words, "Three cheers for the kaiser."
Then someone useelied to butt into
the unseen hilarity below and say,
"Cut that out, or I will run you ill."
1 Again, according to Mr. Cohen, there
cdme floating clearly up to him the
words, "To hell wilh the allies."
Mir. Cohen puit on a dressing gow,.
'tliplped into his slippers, and went
to the w!ndow in time to see five
'ntiu ill a group below-four men e on
tihe edge of the sidewalk and one
wan down off tile curb. One of the
menl on tt ie walk suddenly dived and
tackled the man in the street and
bot h went down and rolled over and
over till they almost reached the
other side of the street. Two of the
other three menll "kind of followed
along after," said Mr. Cohen. One
of the men was part of the time prot
ly close to the rolliiig pair and eithe.i
was running fast with his feet or
swinging them, Mr. Cohen could not
Finally. the rolling ceased, with
one ilma on top, his hands apparently
Idown either upon the throat or the
!sloulders of the man underneath.
'Then the shot was fired, and the nlai
0on1 top threw his hanids up over lis
i head, and rolled off of the other iman,
who junlped to his feet and gazed
around, swinging his gun and saying
words to this effect, "I'll show you
pro-Germans to jump mne.''
iUlpon cross-examination Mr. Cohen
stated the words he had heard
through the window about the Ger
mains and allies were' "Three cheers
for the kaiser," and ".Three cheers
for tile allies." Mr. Cohen stated
that at the time of the shooting the
nearest of the men to' the pair who
were lying oil the ground was five
Mr. Cohen at the time of the tray
edy was engaged as a 'whiskey drum
rner. lIe said that lie formerly lived
Fin Spokane, but left' Washington
about tile time that the state went
dry and established headquarters iii
lButte. Cohen admitted talking the
matter of the shooting over several
times with Walter Bleick, expert
stenographer in the A. C. M. offices,
. and with Tom Walker, ,Mr. Cohen
said that he had never offered any
of his knowledge of the affair to the
county attoirney's office. In fact,
Mr. Cohen was positive that he had
never conversed with any attache of
the county attorney's office at ally
time about the shooting. But when
Jdhn P. Hogan, a member of the staff
of that office, was broughlt before
Mr. Cohen, the latter recalled that
at one time that gentleilan had
called on him in his apartment. He
could not recall, however, that upon
that occasion he had told John P.
Hogan, "Yes, I saw the shooting,
but 1 heard nothing leading up to
Yesterday afternoon Mrs. Bert
Carney, wife of Bert Carney, statisti
cian in the A. C. M. offices, was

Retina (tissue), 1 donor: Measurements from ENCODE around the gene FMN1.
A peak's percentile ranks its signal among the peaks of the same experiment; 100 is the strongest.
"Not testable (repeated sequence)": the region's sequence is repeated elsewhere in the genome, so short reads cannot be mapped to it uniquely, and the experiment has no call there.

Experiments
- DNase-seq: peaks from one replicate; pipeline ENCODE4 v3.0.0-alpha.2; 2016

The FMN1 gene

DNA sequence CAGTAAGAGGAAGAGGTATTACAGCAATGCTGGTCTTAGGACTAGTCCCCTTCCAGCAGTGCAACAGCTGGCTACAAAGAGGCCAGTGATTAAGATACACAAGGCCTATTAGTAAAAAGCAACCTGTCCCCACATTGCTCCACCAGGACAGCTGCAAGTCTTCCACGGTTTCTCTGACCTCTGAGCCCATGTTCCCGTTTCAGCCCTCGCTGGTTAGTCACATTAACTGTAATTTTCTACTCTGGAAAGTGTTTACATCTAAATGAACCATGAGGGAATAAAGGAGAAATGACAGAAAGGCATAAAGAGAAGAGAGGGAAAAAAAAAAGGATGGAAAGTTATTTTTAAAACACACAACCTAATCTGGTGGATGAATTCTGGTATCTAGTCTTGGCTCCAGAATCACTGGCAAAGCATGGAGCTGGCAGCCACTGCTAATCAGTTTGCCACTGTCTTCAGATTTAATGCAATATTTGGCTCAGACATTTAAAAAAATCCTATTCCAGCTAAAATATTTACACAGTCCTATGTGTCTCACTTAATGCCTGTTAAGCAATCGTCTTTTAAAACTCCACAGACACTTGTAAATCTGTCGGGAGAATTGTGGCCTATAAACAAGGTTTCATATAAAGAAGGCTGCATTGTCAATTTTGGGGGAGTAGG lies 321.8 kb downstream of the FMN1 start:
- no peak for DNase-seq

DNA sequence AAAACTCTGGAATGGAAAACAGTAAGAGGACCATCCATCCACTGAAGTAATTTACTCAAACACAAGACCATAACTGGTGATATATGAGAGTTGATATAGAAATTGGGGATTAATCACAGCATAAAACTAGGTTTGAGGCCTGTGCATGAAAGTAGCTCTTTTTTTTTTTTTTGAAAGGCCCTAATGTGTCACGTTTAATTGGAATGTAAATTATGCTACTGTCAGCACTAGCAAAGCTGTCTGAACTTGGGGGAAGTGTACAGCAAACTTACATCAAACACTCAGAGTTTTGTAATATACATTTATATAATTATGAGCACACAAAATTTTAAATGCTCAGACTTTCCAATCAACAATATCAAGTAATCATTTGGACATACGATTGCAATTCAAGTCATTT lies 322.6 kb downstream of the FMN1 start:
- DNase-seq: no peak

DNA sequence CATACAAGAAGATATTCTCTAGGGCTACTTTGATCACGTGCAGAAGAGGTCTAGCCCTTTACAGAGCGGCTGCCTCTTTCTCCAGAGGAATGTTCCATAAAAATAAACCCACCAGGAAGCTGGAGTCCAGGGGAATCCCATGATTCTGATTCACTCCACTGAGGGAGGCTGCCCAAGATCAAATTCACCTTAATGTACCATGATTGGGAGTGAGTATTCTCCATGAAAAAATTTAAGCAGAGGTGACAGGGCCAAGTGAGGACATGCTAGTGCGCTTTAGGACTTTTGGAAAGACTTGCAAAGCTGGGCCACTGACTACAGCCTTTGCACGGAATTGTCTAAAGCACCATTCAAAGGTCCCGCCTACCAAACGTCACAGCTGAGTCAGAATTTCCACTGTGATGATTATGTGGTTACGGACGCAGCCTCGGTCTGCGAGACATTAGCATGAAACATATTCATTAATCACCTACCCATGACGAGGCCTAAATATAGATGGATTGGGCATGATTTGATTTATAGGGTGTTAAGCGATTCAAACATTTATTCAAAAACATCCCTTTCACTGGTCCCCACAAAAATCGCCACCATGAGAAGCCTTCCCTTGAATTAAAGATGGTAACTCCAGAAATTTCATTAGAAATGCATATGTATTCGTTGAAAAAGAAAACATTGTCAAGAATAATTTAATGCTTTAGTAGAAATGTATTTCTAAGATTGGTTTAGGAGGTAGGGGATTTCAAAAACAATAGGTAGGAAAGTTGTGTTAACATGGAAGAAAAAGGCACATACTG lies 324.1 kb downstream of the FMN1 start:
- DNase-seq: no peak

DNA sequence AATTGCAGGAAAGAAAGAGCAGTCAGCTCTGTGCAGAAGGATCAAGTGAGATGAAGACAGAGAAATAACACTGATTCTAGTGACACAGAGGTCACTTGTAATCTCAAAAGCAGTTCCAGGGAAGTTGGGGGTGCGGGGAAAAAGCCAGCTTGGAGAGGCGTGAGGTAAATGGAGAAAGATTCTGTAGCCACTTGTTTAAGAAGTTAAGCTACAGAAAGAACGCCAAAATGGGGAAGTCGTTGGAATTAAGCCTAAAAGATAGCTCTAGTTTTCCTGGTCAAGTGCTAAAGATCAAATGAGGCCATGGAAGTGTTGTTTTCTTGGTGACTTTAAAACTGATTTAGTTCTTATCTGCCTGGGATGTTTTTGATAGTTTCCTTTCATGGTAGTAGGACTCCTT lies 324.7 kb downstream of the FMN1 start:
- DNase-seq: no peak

called for the defense shortly after
The state had rested at 3:30,
after putting the evidence of Jamesn
Moffat, Timothy Murphy. John Mur
phy, Norah Sullivan and Dan Kelley, e
all eye-witnesses to the tragedy. n
'the testimony of all these witnesses c
Was practically the same in all ma
terial particulars. It was showed I
that Gillis was the aggressor i
throughout, that he struck first and t
was tackled by only, the one man, s
Carroll, the other men keeping their i
distance. The testimony of all these o
state witnesses showed that not a
single one of them heard the refer 11
ences to the kaiser and the allie: r
which Mr. Cohen seemed to have C
heard from his bedroom in the Nap- s
Mrs. Burt Carney, however, from s
her bed in a room on the fourth f
floor of the Napton block, heard i
the seditious language about the s
kIaiser and the allies--and she could v
recall it just about as Mr. Gillis and s
Mr. Cohen seem to recall it-with 1
vividness, but not with great ac- I
Mrs. Carney was abed at the time
the seditious shouting arose, and n
she did not get up and go to her
window till the shot was fired. s
Hence she did not see the begin
fling of the trouble, although she
heard it from her bed.
Mr. Walter Bleick, expert sten
ographer for the A. C. M. for many
years, also from his room, in the Nap- 1
ton block, heard almost the same
kind of language beneath his win
dow that night that his fellow em
ploye, Herrmann Gillis, had so
ioyally resented wllen it assailed his
ears. Mr. Btleick also saw the two
men go rolling across the street with
two other following up more or less
closely. Mr. Bleick, who was read
ing at the time, got to his window
in time to see this and he said that
when Gillis was on his back With
Carroll atop of him he was pretty
sure, he thought at least, that Car
roll's hands were either on the de
fendant's throat or pressed against
his shoulders. When this statement
was objected to as not what he saw i
but merely what he thought-then
Mr. Bleick accommodatingly amend
dod his words: "Well, then, I'll
say that Carroll had him by the
Mr. Bleick admitted that he had
vcral times talked the shooting
;vecr with Mr. Malcolm Gillis, with
fficials of the A. ,C. M. and with
Mr. and Mrs. Burt Carney. He
stated, however, that he had never
disclosed any of his knowledge to
the county attorney's office.
CALLS OUT OFFICERS
Police were called to investigate
a report that some one had fired a
shot through the window of Harry
Williams' residence, 714 East Sec
ond street, last night. The bullet,
slightly flattened from its impact
with the window, was found lying
on the floor. The police believe the
leaden slug was propelled through
the window when a cartridge placed
on the car track by some youth was
MRS.,GE SNELL RELEASED
PENDING TRIAL NQV, 30
Portland, Ore., Oct. 21.-Mrs. Es
Itle De Snell of Butte, who had been
confined in the Multnomah county
jail for over a month, awaiting trial
on charges of polygamy and larceny,
was released yesterday afternoon un
der $1,000 bail, following the post
ponoment of the trial for larceny un
til Nov. 20.
MILK MAN ARIRESTEI).
Thie roprieteir of the Miners' dairy
has been arrested on a charge of
selling milk below the required stan
dard. TIThe complaint was made by
the city milk inspector. The hear
ing will take place in police court on
Members of the Butte fire depart
mont have decided to buy war securi
ties with surplus funds in their dis
ability fund. Permission of the city
council is said to be necessary, liow
GIRANI) LAIRCEXY, MAYBE.